As football fans, there are moments in the game that set off fireworks of euphoria inside us. The opening kickoff is returned for a touchdown. Our kicker boots a game-winner as time expires. A linebacker lays a hit so vicious that small tremors are felt across the state. In short, it’s a game of peaks and valleys even for the most casual observer. But there’s a special little moment near and dear to my heart, my guilty pleasure, that brings me enormous joy even when watching the sad, sad Miami Dolphins of my hometown: second and short1.
It’s hard to imagine a pre-snap scenario that’s more rewarding than second and short, and the possibilities are endless: you can run play action, throw a bomb, infuse a little trickery, run an unexpected pitch sweep to the weak side – I’m getting excited just typing it. When the objective of the game is to move the ball down the field, second and short is a wonderful opportunity to get a big gain without totally compromising first-down potential on the next play. In simple terms, it’s a low-risk, high-upside play2.
In the land of business consulting, some of our most effective moments come with the recommendation of a “quick win”3 project. Organizations, depending on business needs and competitive influences, typically have several large-scale initiatives in flux, and it’s nearly impossible for a CEO to have his or her hands on all of them. So, it is paramount to be able to deliver incremental value and show momentum along the way.
Consider two examples, with differing results regarding quick win opportunities:
Scenario 1: A large B2B manufacturer and distributor has grown through acquisition and now has four legacy accounting systems, redundant staff across the US and dozens of manual processes in the sales organization, back office, and shop floor. Shareholders express a financial imperative to consolidate onto a single, lean platform as quickly as possible. The company’s internal project management team is tasked with four major work streams: ERP, CRM, analytics, and infrastructure. They spin up project plans for each track and are off to the races, with the overarching goal of being “live” on their new systems in 24 months. The project plans have a high degree of detail, realistic timelines and committed teams, but are missing one crucial element: cross-functional, critical path planning.
Scenario 2: A major fashion retailer is midway through a business intelligence (BI) transformational project. The VP of Analytics realizes the project management approach her team has taken may work well for other internal projects and urges the COO to develop a technology implementation playbook. The COO agrees and assembles a small team in-house to develop a light prototype of the tool. Six months later, the e-commerce team pilots the playbook during a website renovation and has instant success with the new methodology. Over time, the playbook becomes a core asset for the company, and the COO lands on the cover of Time magazine.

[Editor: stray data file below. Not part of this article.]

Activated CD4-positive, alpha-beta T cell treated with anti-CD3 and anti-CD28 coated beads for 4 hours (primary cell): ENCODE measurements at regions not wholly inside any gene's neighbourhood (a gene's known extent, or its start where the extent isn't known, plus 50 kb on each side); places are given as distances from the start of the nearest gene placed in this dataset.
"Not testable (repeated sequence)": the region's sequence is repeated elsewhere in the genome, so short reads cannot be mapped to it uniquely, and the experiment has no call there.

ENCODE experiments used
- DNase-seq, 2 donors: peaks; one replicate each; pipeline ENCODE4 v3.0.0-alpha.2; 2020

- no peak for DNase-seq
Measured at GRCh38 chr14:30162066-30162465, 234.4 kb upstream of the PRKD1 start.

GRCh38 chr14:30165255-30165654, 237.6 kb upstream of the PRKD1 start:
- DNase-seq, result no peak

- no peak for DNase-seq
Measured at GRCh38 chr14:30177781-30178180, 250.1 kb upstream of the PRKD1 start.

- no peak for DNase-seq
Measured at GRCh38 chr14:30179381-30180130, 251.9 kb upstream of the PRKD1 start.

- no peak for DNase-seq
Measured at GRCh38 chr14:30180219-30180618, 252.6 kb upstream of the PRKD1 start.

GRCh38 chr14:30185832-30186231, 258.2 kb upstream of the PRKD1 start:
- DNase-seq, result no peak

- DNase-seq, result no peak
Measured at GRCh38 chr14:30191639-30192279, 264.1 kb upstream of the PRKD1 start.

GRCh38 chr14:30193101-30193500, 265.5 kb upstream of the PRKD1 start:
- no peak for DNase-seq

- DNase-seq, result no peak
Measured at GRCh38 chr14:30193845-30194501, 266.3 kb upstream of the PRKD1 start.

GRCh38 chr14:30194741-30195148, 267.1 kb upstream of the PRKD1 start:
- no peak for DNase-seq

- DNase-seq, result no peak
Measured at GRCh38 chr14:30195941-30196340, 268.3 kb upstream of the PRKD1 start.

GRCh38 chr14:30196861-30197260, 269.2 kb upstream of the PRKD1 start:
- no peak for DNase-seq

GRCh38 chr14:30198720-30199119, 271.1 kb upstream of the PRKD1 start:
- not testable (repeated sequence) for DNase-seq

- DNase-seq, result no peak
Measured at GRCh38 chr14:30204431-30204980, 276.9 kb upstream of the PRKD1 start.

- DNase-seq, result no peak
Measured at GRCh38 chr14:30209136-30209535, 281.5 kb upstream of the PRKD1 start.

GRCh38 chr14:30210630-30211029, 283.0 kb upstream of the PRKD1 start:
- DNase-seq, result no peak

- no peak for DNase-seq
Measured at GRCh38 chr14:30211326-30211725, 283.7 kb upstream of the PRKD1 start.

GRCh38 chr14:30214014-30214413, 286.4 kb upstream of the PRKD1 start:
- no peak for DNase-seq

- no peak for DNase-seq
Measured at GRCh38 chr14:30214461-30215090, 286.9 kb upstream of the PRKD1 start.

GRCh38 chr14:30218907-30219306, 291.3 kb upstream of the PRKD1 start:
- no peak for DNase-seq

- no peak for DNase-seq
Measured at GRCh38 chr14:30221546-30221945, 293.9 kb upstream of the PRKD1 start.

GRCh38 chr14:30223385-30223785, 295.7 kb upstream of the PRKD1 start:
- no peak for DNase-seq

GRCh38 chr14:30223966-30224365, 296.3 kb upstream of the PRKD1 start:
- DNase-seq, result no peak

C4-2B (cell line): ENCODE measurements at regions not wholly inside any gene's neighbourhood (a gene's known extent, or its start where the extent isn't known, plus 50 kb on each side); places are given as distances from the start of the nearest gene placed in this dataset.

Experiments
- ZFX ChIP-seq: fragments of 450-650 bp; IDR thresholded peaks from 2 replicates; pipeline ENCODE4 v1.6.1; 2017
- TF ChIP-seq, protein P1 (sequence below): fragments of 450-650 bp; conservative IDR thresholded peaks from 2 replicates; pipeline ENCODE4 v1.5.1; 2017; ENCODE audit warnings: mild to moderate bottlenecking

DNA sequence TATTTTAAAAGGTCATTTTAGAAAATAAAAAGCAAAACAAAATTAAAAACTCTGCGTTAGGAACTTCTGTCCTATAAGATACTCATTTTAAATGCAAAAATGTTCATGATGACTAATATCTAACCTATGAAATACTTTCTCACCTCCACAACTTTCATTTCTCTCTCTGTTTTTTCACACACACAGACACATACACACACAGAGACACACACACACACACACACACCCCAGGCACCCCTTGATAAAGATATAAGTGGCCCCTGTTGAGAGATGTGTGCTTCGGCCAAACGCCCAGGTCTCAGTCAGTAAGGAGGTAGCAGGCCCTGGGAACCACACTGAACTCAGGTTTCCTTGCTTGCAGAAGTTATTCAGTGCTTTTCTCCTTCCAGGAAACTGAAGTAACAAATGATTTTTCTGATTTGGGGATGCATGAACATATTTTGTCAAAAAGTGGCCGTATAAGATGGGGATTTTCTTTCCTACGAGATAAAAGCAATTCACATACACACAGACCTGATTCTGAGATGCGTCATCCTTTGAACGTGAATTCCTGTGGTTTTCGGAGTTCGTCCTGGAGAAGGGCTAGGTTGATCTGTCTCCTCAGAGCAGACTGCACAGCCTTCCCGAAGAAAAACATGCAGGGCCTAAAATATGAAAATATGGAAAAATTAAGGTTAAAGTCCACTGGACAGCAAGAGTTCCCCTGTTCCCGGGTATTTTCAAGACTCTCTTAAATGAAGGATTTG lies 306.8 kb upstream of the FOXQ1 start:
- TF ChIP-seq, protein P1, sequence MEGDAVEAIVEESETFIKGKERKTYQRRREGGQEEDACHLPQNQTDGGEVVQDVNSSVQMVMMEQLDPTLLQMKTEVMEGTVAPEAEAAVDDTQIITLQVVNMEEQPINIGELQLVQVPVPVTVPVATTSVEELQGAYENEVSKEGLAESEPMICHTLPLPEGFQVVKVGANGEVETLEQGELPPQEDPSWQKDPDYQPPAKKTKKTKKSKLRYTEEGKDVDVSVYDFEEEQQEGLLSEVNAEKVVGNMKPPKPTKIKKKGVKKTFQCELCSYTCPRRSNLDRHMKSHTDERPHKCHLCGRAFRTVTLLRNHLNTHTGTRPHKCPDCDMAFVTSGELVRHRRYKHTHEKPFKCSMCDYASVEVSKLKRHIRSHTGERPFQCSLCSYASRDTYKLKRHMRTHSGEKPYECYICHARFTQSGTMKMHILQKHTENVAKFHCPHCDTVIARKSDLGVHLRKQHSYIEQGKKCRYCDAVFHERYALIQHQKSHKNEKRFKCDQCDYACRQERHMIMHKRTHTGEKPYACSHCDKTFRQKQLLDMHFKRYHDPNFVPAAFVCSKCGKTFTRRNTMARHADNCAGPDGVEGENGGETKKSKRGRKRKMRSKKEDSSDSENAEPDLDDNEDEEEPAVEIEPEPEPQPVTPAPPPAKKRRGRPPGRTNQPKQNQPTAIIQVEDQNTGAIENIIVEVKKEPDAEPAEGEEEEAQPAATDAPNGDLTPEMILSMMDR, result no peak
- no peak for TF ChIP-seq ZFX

The retailer in Scenario 2 succeeded largely due to the simplicity in its approach, ultimately thriving on a well-executed quick win (thanks to great communication). What happened to Scenario 1?
Although the manufacturer was wise to break the work up, a lot was left out of the planning effort. For example, the ERP implementation was scoped out to last up to 24 months, but that doesn’t mean the data being collected by the business couldn’t be leveraged until that 24-month mark. In practice, they could have converted data for those two years post-implementation, and in the meantime, leveraged it for a “light” CRM rollout – a quick win. During all this, a quick win for the infrastructure team would be to mitigate any risks to the business. Perhaps moving to an all-cloud environment would have put too much strain on the other three work streams; maybe the new ERP system required on-premise data centers.
By keeping these work streams siloed, with no cross-pollination (i.e., opportunities for finding quick wins), the company missed out on some very obvious-in-hindsight details of their immense consolidation project. They threw a few Hail Marys, gained no yardage and ultimately had to punt.
Dancing in the End Zone
Like a lot of good things, the quick win is easier said than done. Identifying a new transformation project is a good start, but you need smart play calling – performing ROI analysis, vetting initiatives through steering committees, establishing buy-in across the organization, etc. – to realize the potential of that project. Specifically, the quick win project should not receive special treatment. It must go through board approval protocols, have tangible execution plans and be driven by stakeholders who are flexible enough to pivot when the landscape shifts and humble enough to abandon projects if that high upside disappears.
Low risk, high reward is a great starting point for identifying high priority projects, but shouldn’t be overly romanticized: a true win requires execution. Move the ball down the field – no need to call a Hail Mary on every down.
¹ For non-football fans, “second and short” means the team with the ball did well on the previous play, and now only has to advance the ball a couple of yards in three plays. Essentially, it gives them a chance to go for a big gain without badly compromising their chances of keeping possession of the ball. Think of it like playing black-jack, but without a penalty for hitting over 21. ² I usually cover my face after a 4-yard loss. And yet, still look forward to the next one. ³ Yes, it might sound a bit cliché, but better than “low-hanging fruit”.